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The Secret to Finding True, Unadulterated Happiness

posted by Jen on 8/27/01

Most of us can remember the specific slap-in-the-face that changed our lives for every year thereafter. For some, it's the older brother who said, "Hey Fatso. People don't like you cause you're ugly as sin." For others, it's the teacher who remarked, "Wow. You really are just unintelligent." And some of us were struck by a cleverly disguised insult, one masked as a compliment ["You know, even if you aren't the most intelligent person ever, God sure did make you a handsome looking girl"] or ignorance ["Is that painting a joke?"] The insult that really hit home with me is something that I'm not sure can even be categorized as an insult. In fact, I'm sure my 65-year old aunt just said it because she was uncomfortable given the situation.

You see, my dad died about a year and a half ago. He was much healthier than the average 56-year old. He ran over 20 marathons, never smoke or drank, ate well-balanced meals, etc. And still, one night he suffered a heart attack in his sleep and never woke up again. Most of the weeks immediately following remain a blur to me, however I can recount my 65-year old aunt's "consoling" words verbatim. "Jennifer, listen to me. You will NEVER get over this for the rest of your life. You will walk around in life with a mask forever. You will smile at people. You will really think you are happy. But really, you will NEVER be happy again. Not you, not either of your brothers, and certainly not your Mom. EVER." Just like that. No smile, no reassuring hug, no explanation. She just delivered the line with an assumed wisdom of one who knows. Well, guess what, Aunt Agatha never lost a husband and didn't lose her father until a decade or so ago. So her experience with loss has been markedly different from mine, and anyone in my family.


And as punishment Aunt Aggie, you will have to listen to this CD everyday!

So why exactly did this comment affect me the way it did, why do her words resound in my mind randomly throughout the day? Whatever the reason, I have unofficially committed myself to the task of uncovering the definition of true happiness in its purest form. And I mean this seriously, I'm not talking about the brief, euphoria you experience when you're eating Ben and Jerry's, getting a "runner's high," drinking lots, skydiving, etc. I have tried all these things to fill the "void" in my life that Auntie Aggie told me needs filling. And they do fill the void.but only for a short while. But the nasty old aunt's words always come back. "You will NEVER truly be happy again." Well, why not? I feel pretty fulfilled and complete at the end of my day. And yet, I'm obviously not content, because if I were, then I wouldn't give a damn about what my aunt had to say about my life. With those precise words, Aunt Aggie seemed to knife through the core of my being and reduce me to a shallow, smiling idiot. Aunt Aggie, in all her infinite wisdom, has sparked within me a curiosity to discover the objective meaning of happiness. Are there standard, necessary ingredients that every happy life needs?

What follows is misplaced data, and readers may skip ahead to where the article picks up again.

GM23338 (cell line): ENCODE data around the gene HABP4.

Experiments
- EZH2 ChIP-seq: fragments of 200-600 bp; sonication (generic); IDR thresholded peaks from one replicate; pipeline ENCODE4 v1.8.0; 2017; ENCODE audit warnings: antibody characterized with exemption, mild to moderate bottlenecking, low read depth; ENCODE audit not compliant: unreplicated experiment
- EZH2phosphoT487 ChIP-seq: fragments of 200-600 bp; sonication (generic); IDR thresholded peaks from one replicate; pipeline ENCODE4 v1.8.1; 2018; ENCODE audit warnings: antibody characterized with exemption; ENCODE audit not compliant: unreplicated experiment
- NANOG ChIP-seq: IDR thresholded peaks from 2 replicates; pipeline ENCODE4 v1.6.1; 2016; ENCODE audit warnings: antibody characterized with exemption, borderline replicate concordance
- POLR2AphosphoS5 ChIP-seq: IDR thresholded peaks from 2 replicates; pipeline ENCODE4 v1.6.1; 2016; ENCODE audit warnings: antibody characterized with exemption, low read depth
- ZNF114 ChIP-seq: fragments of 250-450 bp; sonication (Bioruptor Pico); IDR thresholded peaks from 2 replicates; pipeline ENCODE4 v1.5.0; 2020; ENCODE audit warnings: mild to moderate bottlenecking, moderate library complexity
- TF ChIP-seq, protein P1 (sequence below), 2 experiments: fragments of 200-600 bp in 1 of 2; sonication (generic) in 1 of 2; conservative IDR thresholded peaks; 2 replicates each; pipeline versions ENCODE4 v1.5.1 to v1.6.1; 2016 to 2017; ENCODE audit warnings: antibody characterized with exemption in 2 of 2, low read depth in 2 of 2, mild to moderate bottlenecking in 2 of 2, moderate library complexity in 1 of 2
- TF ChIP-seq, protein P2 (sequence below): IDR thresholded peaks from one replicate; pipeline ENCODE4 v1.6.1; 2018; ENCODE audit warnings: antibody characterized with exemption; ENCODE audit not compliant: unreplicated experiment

So, being the marketing professional I am, I decided to first consult good old Webster's dictionary to find the definition:

Happy adj. 1. Fortunate. 2. Having displaying, or marked by pleasure or joy. 3. Fitting: appropriate. 4. Pleased and willing. 5. Unduly enthusiastic or concerned.

Oh (big sigh), OK. Let's look up those definitions now.

Here is the definition of "fortunate" (taken WORD FOR WORD from the new revised edition of Webster's II Dictionary)

Fortunate adj. 1. Bringing or brought by good fortune: auspicious. 2. Having good fortune. And as you can guess, the synonyms given are happy, lucky, and providential.

Well, I for one am not "happy" to settle for the idea that happiness is predicated upon having good luck. So let's try the word "joy."

Joy adj.1. Great happiness: delight. 2. A source of happiness.


Board members at Webster's say "Evian spelled backwards is na´ve."

As you can imagine, I was appalled with such circumlocution in dictionary definitions! I, for one, am the most concise, succinct, brief, terse, short-winded writer imaginable. And dammit, if there isn't a working definition of happiness out there, I was going to create it myself. Of course, I realize we can't be "happy" all the time. So, I'm wondering if we can't attain a sufficient state of self-contentedness that carries us through the most difficult times in our lives; sort of a guarantee that we will overcome whatever adversity affects us. Where do we derive this self-contentedness? Is it necessarily a personal thing that can't be applied to everyone? Or are there some standard principles that we all can apply to uncover the secret? Let's take a look.


Money, cash, ho's

First, we know that blindly chasing money and/or power will almost always subvert our efforts to find true happiness. Because those that don't have it but make it their ultimate goal in life will squander years and years in its pursuit. And more pathetically, those that do have it and think that acquiring just a little more will bring them happiness, will waste their lives looking for something they always had. (Wow, Jen. What a profound thought. You are so unique and clever.) Yeah, I know, pretty trite. But I'm just establishing some ground rules about money. It's not the ultimate goal in life. Don't get me wrong, I think the pursuit of money and power has some worth:

1) As most of us living within the confines of a capitalist society can agree, it has, quite obviously, made us more productive as a whole. It provides an impetus for us to get off our lazy asses and use our brains for something.

2) Again, this is no creative suggestion here; we can all agree that some level of personal wealth is necessary for happiness, especially by virtue of the fact that we are living in a land where cash is necessary for anyone wishing to attain any degree of personal freedom.

However, at base, money and power are not the final answers for me in the quest for happiness.

So what about the formation of meaningful relationships with others? Can such bonds sustain us throughout the ups and downs of our lives? After reading through hundreds of pages in psychology textbooks, and studying the family histories of the most destructive antisocial personalities, I made the oversimplified assumption that severely dysfunctional families and problematic social environments automatically spawned the most severe personality syndromes. I drew the even more illogical conclusion that happy, well-adjusted families bred happy, well-adjusted individuals. And then my neighbor, a ninth grader who grew up in a family that was warm, loving, and generous, decided to put a gun to his head and blow my theory right out of the water. Personally, there are days when I'll spend hours with family and friends and still retreat to solitude with that oppressive feeling of emptiness.